It was a familiar scene at the Varsity Tennis Center when the Michigan women’s tennis team succumbed to No. 2 North Carolina. 

Nearly every year the Wolverines face the Tar Heels, and nearly every year they can’t manage to secure a victory. But still, year after year, Michigan puts them on its schedule in order to pack its nonconference slate with highly-ranked teams — giving them experience early in the season. 

“We try to get a really tough nonconference schedule so it’s kind of worked out that way,” said associate head coach Teryn Ashley-Fitch. “I feel like we get pretty good matches with them and just try to load up on quality teams outside of the Big Ten.”

Senior Kate Fahey added: “It’s a really cool opportunity that we get to play them every year. They’re obviously, I think they’re ranked in the top 5 like every single year and this year we got to play them at home. And it’s tough. … So yeah, I think the key was really coming in with no pressure and kind of playing out and also competing and I think we were still pretty nervous. I think we knew it was a good opportunity. I don’t think we really captured the opportunity.”

From the outset, it could have gone either way. The Wolverines looked strong in doubles and have an arsenal of singles players, but Michigan continued to fall into the same trends of the past. 

Over the last 10 seasons, Michigan faced North Carolina eight times, with its sole victory coming in 2016. Even over the past two years, the Wolverines have managed to steal only one game from the Tar Heels — making the two games they managed Sunday an improvement. 

North Carolina is a consistently impressive program, and Michigan’s seniors have yet to face a Tar Heel team that wasn’t ranked in the Top 5. While beating them is no small feat, the Wolverines need to make changes if they want this cycle to end. 

And it starts with the doubles. 

Michigan seemed to have the advantage as the No. 1 pair of senior Kate Fahey and junior Giulia Pairone rolled in their doubles match, nearly winning 6-2 before the final game was abandoned. Even the No. 3 pair had a 3-1 lead, but let the Tar Heels win five consecutive games to take the match and clinch the doubles point. 

When a match has the possibility of being as tightly contested as this could have been, winning the doubles point is crucial.  

While North Carolina took the advantage, there were still plenty of points to be had. The key for the Wolverines was going to be the bottom of the lineup. It seemed clear from the opening serve that the eighth-ranked Fahey would roll in her match, so the difference had to be the players that are not necessarily consistent contributors.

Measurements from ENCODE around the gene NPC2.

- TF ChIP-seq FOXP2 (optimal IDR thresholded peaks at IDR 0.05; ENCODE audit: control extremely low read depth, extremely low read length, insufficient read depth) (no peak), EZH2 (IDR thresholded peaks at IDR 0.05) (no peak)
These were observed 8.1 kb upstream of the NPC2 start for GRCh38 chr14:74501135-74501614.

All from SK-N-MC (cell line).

In 2018, the Tar Heels swept both the No. 5 and No. 6 slots, with the fourth being abandoned. In 2017, North Carolina took four out of five sets in the No. 5 and No. 6 slots, with the fourth being abandoned. And on Sunday, sophomore Bella Lorenzini struggled in a 6-0, 6-3 loss in the No. 6 slot and junior Chiara Lommer lost a first-set tiebreaker on her way to a straight-set loss as well. While sophomore Alyvia Jones cruised to a 6-3, 6-3, win, the bottom of the lineup as a whole struggled — something that can’t happen against a such deep North Carolina team. 

“I mean the girls are good. They step up; I think that was the biggest thing,” Fahey said. “They just rip balls, they hit it super hard. Especially on big points like deuce points they really play aggressive, which is what the best players do. 

“They stayed tough, they competed well one through six. I think that was the biggest difference.”

History seems to be repeating itself for Michigan, and it may not have the pieces in place quite yet to compete with the highest echelon of women’s college tennis, including North Carolina.

“Full credit to UNC. I think they played pretty well today and we played well at spots,” Ashley-Fitch said. “But, you know, I wouldn’t mind having another shot at them, but we definitely need to improve on certain things. I think the matches that we didn’t really feel great on the court, I’m not sure that we gave our best competitive effort. 

“And that’s not to say that we didn’t want to win, but just being okay with not playing great while still trying to figure out a way to win and it’s definitely something we’re going to have to work on.”

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